Toronto Blue Jays
Position: RHP Height: 6-3 Weight: 220 Born: 3/24/82 Bats: Right Throws: Right
Dustin McGowan was drafted in the supplemental first round in 2000, out of high school in Georgia, the Blue Jays receiving the pick to compensate for the loss of Graeme Lloyd to free agency. The current Blue Jays administration shies away from high school pitchers, so it is somewhat ironic that their best pitching prospect is from those ranks. McGowan had some command problems in the New York-Penn League in 2001, but held his own overall. He made progress refining his command in '02, then broke out with an excellent campaign in '03, finishing the year pitching quite well in Double-A.
McGowan's best pitch is his fastball, a 95-mph sinker. The pitch has good movement, and can be quite overpowering. His secondary offerings include a curveball, a slider, and a changeup. All three are solid most of the time, occasionally excellent. He's been much more consistent with them over the last year. McGowan has improved his control, and his command is very good for a young power pitcher. He's a fine overall athlete, being a former high school basketball star despite not being extremely tall. Good athleticism helps him repeat his delivery, which helps keep his command consistent and should, theoretically, help him keep healthy. Command problems that hurt him at times in 2002 were not evident last year, and he adapted well after his promotion to Double-A. McGowan has the mental and emotional intangibles scouts and coaches like in young pitchers.
Statistically, high strikeout rates, and improving K/BB and BB/IP figures, mark McGowan's track record. This is a clear sign of a rising young pitcher. Note how he maintained a strong strikeout pace after his promotion to Double-A, while actually dropping his walk rate slightly. Although he gave up more than a hit per inning at New Haven, he still came out slightly better than the Eastern League average in H/IP, while maintaining very strong ratings in the other categories. He gave up just two homers last year, testifying to the good sinking action on his pitches.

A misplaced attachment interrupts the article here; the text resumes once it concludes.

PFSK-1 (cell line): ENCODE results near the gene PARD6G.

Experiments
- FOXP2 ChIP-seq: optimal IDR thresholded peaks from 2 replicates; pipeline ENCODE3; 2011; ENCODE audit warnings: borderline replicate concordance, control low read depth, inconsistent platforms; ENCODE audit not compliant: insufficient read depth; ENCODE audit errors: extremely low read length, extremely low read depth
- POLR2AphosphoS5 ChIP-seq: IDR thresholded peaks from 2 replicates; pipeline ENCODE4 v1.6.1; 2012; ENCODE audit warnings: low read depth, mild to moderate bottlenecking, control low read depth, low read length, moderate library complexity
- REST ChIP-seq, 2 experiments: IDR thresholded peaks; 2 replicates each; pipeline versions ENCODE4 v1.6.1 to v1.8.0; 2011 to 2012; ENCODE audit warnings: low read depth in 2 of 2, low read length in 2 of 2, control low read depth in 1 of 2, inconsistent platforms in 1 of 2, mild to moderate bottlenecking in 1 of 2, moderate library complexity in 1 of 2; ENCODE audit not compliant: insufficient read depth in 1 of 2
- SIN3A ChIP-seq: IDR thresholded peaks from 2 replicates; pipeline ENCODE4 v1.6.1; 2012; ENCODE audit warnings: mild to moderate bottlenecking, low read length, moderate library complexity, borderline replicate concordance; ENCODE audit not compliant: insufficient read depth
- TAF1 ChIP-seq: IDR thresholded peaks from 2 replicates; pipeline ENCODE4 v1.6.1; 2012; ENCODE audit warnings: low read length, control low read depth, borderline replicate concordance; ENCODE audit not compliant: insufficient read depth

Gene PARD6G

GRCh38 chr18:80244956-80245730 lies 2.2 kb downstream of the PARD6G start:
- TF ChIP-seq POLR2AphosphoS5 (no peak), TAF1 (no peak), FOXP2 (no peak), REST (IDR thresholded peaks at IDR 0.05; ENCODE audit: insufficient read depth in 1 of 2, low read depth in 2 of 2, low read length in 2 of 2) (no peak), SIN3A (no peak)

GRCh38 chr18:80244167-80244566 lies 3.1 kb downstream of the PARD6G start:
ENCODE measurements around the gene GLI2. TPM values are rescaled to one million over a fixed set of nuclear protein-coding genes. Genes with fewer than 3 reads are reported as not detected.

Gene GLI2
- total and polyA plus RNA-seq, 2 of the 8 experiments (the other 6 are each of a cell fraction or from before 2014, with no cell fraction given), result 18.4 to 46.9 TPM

Since turning pro, McGowan has had no serious health concerns. He did have a tender elbow during his senior year in high school, but it hasn't recurred. Like all pitchers in his age group, he has significant injury risk due to the nature of his profession. But he's efficient for a young power pitcher, and the Jays monitor his workload carefully.
What to expect
McGowan is one of the top pitching prospects in baseball. In my 2004 book, I've given him a Grade A-, rating him as the No. 7 pitching prospect in baseball, just ahead of the more-heralded Adam Wainwright and Gavin Floyd. Objectively and subjectively, McGowan has everything in his favor. If he stays healthy and maintains his command, he could be a No. 1 starter. Expect to see him make the Show sometime this year.
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John Sickels is the author of the 2003 Baseball Prospect Book, which can be ordered from his Web site, JohnSickels.com. His biography of Bob Feller will be published this fall by Brassey's. He lives in Lawrence, Kan., with his wife, son, and two cats. You can send John questions or comments at JASickels@aol.com.